Over the last few weeks one of the recurring topics I run into is sinus infections, or more appropriately sinusitis. A patient and I were discussing the recommendations that he had received from his family practitioner regarding his sinus symptoms, and the information was surprising. He had been told that the current thought was not to prescribe antibiotics as they are ineffective. I didn’t make much of it until today sitting in a lecture at the Chicago Midwinter meeting on pharmacology with Dr. Harold Crossley. The lecture turned to the topic of prescribing medication for a sinus infection and here again Dr. Crossley stated that new evidence supported that antibiotics are not effective or needed in most cases of sinusitis.
I jumped on my computer to see what I could find, and sure enough there is a body of literature in the medical community beginning in 2007 to support over-prescribing of antibiotics for sinus infections. ( Hadley J. Sharp, BS; David Denman, MD; Susan Puumala, MS; Donald A. Leopold, MD. Treatment of Acute and Chronic Sinusitis in the United States) Studies support that only about 3-5% of all of the reported cases of sinusitis are of bacterial origin. The majority are virally induced and the symptoms are caused by an acute or chronic inflammation of the membranes lining the sinus and nasal passages.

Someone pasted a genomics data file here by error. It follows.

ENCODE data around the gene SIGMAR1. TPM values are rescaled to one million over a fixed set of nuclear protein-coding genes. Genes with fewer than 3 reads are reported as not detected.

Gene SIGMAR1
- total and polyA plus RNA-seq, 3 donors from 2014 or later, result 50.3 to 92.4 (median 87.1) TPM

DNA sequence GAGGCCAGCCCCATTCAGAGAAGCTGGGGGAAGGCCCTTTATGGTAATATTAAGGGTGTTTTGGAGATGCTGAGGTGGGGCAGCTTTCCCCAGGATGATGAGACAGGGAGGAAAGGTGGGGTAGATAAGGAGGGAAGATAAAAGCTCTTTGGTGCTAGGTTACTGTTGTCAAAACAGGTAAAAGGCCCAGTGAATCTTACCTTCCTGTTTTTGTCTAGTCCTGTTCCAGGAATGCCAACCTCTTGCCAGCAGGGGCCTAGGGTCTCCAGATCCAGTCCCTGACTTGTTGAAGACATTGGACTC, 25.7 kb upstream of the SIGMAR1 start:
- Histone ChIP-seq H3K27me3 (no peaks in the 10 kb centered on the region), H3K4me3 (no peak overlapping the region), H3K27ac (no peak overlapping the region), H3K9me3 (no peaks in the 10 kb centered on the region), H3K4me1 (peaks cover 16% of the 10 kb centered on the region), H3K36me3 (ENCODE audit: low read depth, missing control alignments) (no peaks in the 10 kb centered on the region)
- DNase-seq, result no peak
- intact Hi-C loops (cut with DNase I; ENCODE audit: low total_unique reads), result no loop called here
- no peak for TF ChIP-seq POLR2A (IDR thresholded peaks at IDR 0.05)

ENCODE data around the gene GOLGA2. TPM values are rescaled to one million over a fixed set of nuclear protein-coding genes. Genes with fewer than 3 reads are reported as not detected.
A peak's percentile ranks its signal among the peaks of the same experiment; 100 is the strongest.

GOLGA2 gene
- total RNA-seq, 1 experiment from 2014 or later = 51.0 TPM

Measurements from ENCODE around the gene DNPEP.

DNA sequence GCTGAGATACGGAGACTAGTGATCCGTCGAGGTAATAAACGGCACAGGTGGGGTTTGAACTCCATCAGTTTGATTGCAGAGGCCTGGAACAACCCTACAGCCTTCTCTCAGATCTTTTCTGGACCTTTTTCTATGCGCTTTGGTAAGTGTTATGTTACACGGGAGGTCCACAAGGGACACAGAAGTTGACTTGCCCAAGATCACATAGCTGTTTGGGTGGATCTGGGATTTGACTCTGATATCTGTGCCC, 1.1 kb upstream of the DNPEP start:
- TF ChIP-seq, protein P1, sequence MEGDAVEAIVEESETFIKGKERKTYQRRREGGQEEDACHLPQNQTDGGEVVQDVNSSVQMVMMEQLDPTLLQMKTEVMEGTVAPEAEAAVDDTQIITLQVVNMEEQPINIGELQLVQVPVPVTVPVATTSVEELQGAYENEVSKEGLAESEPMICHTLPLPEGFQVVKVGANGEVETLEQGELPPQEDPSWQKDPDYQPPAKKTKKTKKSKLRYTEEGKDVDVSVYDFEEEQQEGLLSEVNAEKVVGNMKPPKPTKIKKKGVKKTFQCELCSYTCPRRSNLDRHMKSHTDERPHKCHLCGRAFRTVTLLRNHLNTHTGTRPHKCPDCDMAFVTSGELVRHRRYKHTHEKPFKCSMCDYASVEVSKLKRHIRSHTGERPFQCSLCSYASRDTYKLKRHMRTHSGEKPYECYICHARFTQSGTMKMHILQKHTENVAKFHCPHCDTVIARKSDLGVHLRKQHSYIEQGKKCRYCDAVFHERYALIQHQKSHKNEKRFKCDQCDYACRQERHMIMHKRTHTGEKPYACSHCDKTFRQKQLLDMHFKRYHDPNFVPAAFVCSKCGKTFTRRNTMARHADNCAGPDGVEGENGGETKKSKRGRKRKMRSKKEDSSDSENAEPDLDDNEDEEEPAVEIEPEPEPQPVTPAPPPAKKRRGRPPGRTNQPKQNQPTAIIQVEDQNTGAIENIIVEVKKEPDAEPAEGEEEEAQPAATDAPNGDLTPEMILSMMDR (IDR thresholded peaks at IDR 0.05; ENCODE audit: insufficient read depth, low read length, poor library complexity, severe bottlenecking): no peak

Toothache is a reported symptom that accompanies a sinusitis, along with nasal congestion, runny nose, facial pain or pressure and fatigue. Once we have ruled out a dental issue we should refer the patient back to their physician for further diagnosis and treatment of sinus symptoms. The current recommendations will be to make sure the patient is well hydrated, drinking lots of fluids. The use of warm compresses, nasal saline sprays and OTC nasal decongestants are also beneficial. Patients should not take anti-histamines due to their drying effect. They may be prescribed a nasal steroid spray if the symptoms persist.